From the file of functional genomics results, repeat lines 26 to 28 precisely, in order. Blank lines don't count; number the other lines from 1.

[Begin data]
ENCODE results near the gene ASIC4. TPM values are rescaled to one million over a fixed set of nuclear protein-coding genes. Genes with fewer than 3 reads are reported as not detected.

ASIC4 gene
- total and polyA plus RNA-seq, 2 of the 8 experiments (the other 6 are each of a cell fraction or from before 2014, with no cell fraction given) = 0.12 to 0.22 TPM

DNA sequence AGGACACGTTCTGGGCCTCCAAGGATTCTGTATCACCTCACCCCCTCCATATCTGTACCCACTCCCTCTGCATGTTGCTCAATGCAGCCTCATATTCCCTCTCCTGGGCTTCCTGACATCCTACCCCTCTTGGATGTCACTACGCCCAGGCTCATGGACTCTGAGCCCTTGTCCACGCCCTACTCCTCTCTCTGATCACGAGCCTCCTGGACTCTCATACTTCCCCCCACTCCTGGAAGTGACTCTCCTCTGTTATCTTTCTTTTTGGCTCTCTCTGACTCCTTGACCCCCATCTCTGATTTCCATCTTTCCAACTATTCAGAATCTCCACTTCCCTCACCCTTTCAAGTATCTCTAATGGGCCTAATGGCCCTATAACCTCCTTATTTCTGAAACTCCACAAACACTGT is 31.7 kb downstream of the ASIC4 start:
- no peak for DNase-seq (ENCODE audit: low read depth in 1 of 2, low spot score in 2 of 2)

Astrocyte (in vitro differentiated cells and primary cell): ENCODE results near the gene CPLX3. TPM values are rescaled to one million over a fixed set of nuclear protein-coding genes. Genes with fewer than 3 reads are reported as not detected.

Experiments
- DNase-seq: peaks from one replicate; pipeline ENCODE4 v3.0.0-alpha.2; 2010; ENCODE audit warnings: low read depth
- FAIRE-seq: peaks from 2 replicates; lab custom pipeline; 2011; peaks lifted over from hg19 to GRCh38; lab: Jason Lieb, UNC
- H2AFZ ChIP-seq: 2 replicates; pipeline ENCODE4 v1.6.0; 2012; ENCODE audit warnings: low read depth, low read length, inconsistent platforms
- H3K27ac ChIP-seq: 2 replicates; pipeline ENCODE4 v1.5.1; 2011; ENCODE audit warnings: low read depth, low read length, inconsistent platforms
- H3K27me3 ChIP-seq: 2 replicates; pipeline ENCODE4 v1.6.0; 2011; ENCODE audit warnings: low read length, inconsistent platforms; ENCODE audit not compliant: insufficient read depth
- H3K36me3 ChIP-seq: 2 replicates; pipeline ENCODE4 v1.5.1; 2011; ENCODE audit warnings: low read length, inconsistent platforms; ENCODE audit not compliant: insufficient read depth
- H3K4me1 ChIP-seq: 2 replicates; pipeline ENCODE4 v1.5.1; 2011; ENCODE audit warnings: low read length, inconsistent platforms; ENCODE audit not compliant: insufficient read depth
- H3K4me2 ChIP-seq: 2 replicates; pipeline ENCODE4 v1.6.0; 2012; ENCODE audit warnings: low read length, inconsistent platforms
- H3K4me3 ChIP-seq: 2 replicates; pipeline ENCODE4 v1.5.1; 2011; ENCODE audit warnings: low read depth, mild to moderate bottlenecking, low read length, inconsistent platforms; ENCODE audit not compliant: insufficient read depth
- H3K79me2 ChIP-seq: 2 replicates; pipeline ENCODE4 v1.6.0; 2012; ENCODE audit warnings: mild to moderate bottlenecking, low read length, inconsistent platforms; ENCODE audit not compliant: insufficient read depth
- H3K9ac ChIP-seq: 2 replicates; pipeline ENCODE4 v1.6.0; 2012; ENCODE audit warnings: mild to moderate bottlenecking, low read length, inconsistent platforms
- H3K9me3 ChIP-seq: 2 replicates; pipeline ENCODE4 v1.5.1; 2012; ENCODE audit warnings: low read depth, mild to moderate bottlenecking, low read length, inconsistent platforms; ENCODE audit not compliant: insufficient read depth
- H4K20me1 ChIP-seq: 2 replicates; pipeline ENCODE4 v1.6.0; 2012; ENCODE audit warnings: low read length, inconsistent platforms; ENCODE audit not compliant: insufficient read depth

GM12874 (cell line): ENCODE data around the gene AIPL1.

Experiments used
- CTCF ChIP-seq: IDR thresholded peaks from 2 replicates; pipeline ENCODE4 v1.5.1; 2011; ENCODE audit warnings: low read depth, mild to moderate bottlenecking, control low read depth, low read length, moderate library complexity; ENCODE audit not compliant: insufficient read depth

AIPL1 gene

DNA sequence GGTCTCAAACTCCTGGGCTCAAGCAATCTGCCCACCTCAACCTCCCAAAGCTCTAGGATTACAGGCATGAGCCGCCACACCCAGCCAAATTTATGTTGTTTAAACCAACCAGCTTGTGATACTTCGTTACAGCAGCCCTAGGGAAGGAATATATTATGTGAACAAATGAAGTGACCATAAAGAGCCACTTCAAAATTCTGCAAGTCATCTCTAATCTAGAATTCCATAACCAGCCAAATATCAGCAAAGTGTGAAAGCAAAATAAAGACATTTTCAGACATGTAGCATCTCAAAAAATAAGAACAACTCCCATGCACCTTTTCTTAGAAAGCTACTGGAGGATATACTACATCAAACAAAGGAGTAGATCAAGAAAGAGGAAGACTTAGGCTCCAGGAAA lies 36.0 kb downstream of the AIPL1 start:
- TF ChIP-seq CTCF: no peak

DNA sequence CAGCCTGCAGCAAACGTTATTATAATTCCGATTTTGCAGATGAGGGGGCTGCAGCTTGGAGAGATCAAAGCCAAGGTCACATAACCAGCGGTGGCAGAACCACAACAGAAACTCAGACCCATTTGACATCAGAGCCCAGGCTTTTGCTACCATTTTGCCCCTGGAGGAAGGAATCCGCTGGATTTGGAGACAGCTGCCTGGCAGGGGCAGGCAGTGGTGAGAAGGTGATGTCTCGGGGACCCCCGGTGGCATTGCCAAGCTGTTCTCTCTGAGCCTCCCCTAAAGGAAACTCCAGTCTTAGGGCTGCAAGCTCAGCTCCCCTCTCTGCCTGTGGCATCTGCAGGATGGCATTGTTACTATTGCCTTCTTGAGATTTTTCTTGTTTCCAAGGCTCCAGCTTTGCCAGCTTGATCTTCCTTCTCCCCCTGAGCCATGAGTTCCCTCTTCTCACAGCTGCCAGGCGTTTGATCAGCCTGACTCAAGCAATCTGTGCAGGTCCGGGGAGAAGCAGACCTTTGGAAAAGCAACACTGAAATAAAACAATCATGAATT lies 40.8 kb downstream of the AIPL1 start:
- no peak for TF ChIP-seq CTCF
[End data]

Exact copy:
- TF ChIP-seq CTCF: no peak

DNA sequence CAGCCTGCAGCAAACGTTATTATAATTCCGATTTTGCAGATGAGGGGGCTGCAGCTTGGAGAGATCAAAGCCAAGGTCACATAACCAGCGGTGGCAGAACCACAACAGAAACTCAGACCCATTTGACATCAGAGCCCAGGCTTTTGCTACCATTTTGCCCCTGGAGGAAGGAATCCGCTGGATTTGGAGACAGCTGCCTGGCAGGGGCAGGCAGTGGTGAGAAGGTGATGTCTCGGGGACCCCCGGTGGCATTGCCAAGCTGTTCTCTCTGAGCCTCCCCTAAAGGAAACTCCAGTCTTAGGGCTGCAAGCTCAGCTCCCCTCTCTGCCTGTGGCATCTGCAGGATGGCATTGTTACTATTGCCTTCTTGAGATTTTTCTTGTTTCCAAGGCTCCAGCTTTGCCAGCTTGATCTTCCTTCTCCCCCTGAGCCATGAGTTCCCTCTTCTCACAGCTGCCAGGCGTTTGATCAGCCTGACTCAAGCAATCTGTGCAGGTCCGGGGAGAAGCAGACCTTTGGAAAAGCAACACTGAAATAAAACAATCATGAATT lies 40.8 kb downstream of the AIPL1 start:
- no peak for TF ChIP-seq CTCF